# Combining smas and emas

To identify the overall trend, moving averages can be very helpful. The moving averages show the average price of a currency at a specific point over a specific period of time. Moving averages are not perfect. To counteract this issue, it is best to use a short period of time when using moving averages.

This makes it more reflective of the recent price action than it would be if you use a longer period. However, the moving averages of short periods are subject to more false trend-change alerts. As an alternate, the trader can use the moving averages by combining two averages of different periods.

When the shorter-term average crosses over the longer-term average, buy signals are usually detected. Likewise, sell signals are detected when the shorter-term average falls below the longer-term average. Mathematically distinct moving averages have three main types: SMAs give equal importance to all of the data in the period.

Indicators and oscillators vary greatly in both their derivation and their usage. The indicators, which can be found right on the candles or price bars, include moving averages, Parabolic SAR, Bollinger Bands and much more.

These indicators are usually lagging, providing a historical view of the price action. The indicators can often confirm or provide clues as to the direction of present momentum and past trends. On the other hand, the oscillators are generally shown separately above or below the price bars. Like the indicators, the oscillators are also lagging. The oscillators are good at revealing oversold and overbought conditions.

Because of this, the oscillators are most useful for traders who would like to identify ranging circumstances, rather than trending circumstances. Other technical drawing tools are, like analysis tools, popular and also varied.

Many of these analyses are used to reveal areas of importance, such as the support and resistance levels. The most basic drawing tools are the trend lines, regardless of whether they are diagonal or horizontal.

Traders often use crossovers , where the graph of the shorter moving average crosses over a longer moving average, as a good indication of a new trend. Traders will often use the crossovers as a buy or sell signal and as a good price to set trailing stops. So if the shorter moving average crosses above the longer-term average, then this indicates a beginning of an uptrend, while a downward cross may indicate the beginning of a downtrend.

However, even crossovers may give false signals, particularly in whipsaw markets, so moving averages are often used with other technical indicators as a confirmation of the trend change. The problem with simple moving averages is that the earliest day of the time period has the same weight in the average as the most recent day.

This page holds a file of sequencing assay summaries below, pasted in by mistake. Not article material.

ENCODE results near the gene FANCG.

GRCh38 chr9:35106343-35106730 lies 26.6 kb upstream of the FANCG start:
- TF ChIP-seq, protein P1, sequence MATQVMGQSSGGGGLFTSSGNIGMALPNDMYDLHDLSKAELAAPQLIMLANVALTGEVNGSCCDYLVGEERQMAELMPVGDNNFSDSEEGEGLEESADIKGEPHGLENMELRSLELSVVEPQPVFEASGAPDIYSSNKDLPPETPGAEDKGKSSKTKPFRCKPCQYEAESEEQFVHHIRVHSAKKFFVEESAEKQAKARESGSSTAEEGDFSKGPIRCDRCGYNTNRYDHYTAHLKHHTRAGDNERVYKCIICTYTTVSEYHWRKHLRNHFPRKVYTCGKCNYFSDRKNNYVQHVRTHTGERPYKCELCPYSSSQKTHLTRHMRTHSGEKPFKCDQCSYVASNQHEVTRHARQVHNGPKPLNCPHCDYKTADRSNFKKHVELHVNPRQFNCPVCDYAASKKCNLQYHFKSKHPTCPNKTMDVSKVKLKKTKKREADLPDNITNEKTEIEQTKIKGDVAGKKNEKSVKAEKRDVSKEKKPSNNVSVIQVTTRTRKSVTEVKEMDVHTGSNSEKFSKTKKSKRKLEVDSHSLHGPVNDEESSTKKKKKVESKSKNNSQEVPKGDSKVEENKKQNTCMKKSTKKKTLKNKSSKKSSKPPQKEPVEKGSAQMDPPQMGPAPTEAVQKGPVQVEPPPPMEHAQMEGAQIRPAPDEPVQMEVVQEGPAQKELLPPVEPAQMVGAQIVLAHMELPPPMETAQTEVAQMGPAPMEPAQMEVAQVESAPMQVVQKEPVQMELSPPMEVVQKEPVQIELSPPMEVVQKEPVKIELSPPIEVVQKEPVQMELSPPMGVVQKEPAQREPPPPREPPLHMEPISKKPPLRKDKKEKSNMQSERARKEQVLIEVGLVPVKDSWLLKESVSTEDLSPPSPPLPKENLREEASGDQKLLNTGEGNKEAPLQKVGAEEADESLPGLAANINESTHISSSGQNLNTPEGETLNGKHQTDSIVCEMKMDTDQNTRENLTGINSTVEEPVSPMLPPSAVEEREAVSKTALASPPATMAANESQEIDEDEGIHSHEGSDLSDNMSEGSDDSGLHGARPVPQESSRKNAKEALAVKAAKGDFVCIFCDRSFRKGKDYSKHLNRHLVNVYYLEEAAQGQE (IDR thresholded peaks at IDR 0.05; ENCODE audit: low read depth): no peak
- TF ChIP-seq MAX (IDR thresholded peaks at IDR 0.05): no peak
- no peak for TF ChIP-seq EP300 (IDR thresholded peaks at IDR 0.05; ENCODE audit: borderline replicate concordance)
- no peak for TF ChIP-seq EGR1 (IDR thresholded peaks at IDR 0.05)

If the earliest day was volatile, but the market has recently calmed, then the volatile day will have a large influence on the average—known as a drop-off effect —which would not best represent the current market.

To correct this anomaly, exponential moving averages EMA are used, where greater weight is given to more recent prices. This greater weight causes the EMA to follow the underlying prices more closely most of the time than the SMA of the same duration.

Although moving averages can be calculated in many different ways, the traditional method of calculating the EMA is to add an additional day to the simple moving average, but to give greater weight to the last day.

The formula to calculate the weight of the last day is:. So if XYZ stock had a day moving average of 25 yesterday , and the stock closed at 26 today, then:. There are many variations of the exponential moving average.

Many of these variations base their calculations of the EMA on the volatility of the market. Moving averages can easily be calculated using a spreadsheet or the software of a trading platform. Most major websites that provide stock prices, such as Yahoo , Google , and Bloomberg , also provide free charting tools that include moving averages.

Most of these tools also allow multiple moving averages to be plotted in the same graph—even SMAs and EMAs can be combined in the same graph. As stated earlier, moving averages can be calculated in many ways, and, likewise, can be used in many different ways. There is no persuading evidence that any method is better than any other, especially since there are infinite possible combinations of moving averages and other technical indicators.

The best use of moving averages is in determining trends. The greater the slope of the moving average, the greater the strength of the trend. Generally, traders will choose a time period that is suitable to their investment time frame. So a long-term trader will use a day average or longer, while a swing trader will use much shorter time frames. Crossovers of 1 or more moving averages over a longer-term moving average usually signify a change in trend and are also used as trading signals or to set trailing stops.

Another use of moving averages is to detect and profit from extreme prices. Prices that suddenly stray far from the average tend to revert to the average in the short term, especially when there is no significant news causing the price deviation, so short-term traders can profit from these deviations.

A moving average provides no trading signal and a crossover of 2 or more moving averages may come too late to take full advantage of a change in trend. Some traders, hoping to act early to take advantage of anticipated signals, look at the converging lines to see if they are likely to cross over or if the lines are diverging, reducing the likelihood of a crossover. But this is trading by intuition. Convergence and divergence can be quantified to generate a signal.

Convergence is the coming together of 2 or more indicators. With moving averages, it could be the sign of an impending change in trend.